You know what they say, never let a good conflict go to waste!
With Russia actively at war with Ukraine and Europe’s energy future in peril, the US has found itself in a lucrative position to ship some of its natural gas supplies overseas— but just how good of a deal is it?
Europe, which up until February relied on Russia for 40% of its natural gas, is now left in a vicious scramble to either cut back consumption in an effort to refill significantly depleted reserves ahead of winter, or source its energy needs from elsewhere. The US has been happy to provide assistance, but before we go applauding the White House for its heroic efforts, let’s not forget that there is no such thing as a free lunch.
Before Russia invaded Ukraine on February 24, Europe’s economic powerhouses such as Germany relied on Russia for large and cheap quantities of natural gas— prices on the St Petersburg Mercantile Exchange were around US$1.5 per million British Thermal Units (mmbtu). But, such a low price is only possible due to the close proximity of Russia and the EU— shipping natural gas from North America is a lot more complicated and time-consuming.
In the northwestern region of Europe, natural gas is sold via the TTF hub in the Netherlands, which is where the majority of pipelines meet and the commodity trades hands, thus setting the price that EU customers will end up paying. But, with Russia reducing natural gas flows via Nord Stream 1, supply has been very tight, sending prices soaring to as much as US$50 per mmbtu.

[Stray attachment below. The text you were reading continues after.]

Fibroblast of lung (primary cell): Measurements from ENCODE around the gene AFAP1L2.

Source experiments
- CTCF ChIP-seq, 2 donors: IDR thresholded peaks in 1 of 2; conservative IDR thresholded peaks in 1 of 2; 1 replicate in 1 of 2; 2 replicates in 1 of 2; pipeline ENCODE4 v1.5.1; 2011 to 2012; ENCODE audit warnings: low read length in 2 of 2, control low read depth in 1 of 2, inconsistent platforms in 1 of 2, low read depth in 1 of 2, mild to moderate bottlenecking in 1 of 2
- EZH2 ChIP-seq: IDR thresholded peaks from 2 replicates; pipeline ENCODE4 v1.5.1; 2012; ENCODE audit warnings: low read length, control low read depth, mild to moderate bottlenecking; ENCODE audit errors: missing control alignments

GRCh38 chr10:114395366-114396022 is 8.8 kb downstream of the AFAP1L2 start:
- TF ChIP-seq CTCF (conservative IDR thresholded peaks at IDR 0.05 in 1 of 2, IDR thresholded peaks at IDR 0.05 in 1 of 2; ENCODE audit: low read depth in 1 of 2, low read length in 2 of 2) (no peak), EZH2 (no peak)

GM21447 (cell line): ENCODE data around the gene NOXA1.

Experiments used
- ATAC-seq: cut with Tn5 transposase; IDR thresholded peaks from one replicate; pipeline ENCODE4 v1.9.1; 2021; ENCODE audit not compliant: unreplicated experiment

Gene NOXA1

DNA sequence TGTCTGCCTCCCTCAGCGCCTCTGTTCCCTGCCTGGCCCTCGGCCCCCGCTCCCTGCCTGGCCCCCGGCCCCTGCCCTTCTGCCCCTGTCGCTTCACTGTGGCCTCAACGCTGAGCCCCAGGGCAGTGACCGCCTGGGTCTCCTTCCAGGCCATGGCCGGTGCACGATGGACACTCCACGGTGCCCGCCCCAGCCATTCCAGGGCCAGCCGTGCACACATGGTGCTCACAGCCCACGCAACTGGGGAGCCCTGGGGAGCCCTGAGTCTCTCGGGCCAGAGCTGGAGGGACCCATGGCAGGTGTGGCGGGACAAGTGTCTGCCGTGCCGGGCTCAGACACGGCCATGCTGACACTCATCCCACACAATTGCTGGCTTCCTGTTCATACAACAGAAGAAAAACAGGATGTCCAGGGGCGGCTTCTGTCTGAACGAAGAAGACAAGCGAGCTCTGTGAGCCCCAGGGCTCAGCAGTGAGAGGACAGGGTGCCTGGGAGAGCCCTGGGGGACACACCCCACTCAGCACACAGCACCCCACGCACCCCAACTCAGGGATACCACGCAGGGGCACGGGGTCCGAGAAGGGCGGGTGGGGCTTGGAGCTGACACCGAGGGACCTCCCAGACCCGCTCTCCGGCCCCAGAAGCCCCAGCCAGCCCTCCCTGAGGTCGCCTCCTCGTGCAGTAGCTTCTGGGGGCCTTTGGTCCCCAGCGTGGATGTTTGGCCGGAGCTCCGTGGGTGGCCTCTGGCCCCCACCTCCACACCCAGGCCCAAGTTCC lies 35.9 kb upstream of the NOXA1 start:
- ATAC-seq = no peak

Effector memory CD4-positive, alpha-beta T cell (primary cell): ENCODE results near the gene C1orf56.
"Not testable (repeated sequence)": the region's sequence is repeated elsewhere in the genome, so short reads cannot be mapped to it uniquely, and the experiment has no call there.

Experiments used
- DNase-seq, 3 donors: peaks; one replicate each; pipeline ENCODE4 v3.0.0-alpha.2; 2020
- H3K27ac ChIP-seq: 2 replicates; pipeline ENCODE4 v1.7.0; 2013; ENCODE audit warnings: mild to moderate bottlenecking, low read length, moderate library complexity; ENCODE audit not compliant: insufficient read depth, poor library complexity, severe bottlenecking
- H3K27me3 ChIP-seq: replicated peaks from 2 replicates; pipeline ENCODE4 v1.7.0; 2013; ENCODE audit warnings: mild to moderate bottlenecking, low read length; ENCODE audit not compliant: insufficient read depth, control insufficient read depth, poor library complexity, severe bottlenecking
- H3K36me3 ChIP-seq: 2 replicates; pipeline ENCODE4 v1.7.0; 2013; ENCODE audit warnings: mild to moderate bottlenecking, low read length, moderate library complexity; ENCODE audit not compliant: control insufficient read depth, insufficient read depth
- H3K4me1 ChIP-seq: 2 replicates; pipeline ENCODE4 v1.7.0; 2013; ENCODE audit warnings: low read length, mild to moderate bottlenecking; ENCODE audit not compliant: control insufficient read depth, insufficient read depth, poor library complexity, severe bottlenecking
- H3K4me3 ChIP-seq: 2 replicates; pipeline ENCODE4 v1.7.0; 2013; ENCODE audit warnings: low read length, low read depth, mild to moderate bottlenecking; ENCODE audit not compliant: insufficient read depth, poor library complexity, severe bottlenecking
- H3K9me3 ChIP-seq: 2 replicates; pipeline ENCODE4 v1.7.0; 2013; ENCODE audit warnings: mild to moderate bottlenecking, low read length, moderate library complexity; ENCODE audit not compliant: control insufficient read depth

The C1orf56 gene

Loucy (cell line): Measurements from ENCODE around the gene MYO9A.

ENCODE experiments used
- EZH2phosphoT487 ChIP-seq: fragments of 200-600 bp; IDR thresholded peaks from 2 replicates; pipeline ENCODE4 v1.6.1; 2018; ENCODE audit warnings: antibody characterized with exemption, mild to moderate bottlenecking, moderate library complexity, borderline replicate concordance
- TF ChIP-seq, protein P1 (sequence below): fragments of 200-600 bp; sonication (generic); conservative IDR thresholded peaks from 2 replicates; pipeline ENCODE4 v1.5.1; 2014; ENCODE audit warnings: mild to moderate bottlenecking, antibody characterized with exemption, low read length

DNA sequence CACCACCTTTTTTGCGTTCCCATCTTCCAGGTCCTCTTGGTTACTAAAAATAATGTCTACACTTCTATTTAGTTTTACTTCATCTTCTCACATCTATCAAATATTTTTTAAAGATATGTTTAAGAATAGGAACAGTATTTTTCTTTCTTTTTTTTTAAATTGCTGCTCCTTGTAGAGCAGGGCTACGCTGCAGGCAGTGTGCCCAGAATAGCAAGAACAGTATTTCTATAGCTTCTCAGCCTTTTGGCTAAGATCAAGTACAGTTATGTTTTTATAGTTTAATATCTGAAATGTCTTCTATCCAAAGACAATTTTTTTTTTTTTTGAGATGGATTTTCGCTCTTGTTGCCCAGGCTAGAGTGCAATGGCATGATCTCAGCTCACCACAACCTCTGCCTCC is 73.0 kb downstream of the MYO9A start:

At such high prices, logically, the natural gas that would otherwise be traded at other regions around the world is finding an increasing number of European buyers. The US has an equivalent trading hub called the Henry Hub, which sets natural gas prices for domestic markets, as well as LNG prices for international markets. At this trading hub, natural gas is currently priced at US$8.01 per mmbtu, thus presenting a grand arbitrage opportunity whereby it could theoretically be sold for US$50 per mmbtu, meaning a massive spread is available.
But, the volume of natural gas in a pipeline is measured differently than its liquified counterpart, which is cooled and then turned into a liquid state for easier transportation. Once it becomes a liquid, it is referred to as LNG, and is measured in mass rather than volume, such as cubic meters. When slated for international markets, the LNG is transported via ships that on average, have a capacity of anywhere between 150,000 to 200,000 cubic meters (M3).
According to Twitter user Chuck Petras’ summarized calculations using an approximate conversion factor of 30 mmbtu per M3, a ship carrying about 170,000 M3 of LNG coupled with a spread of US$40 per mmbtu gives a gain of around $204,000,000.
Who could have thought natural gas could be so lucrative, right?
Information for this briefing was found via Twitter and the sources mentioned. The author has no securities or affiliations related to this organization. Not a recommendation to buy or sell. Always do additional research and consult a professional before purchasing a security. The author holds no licenses.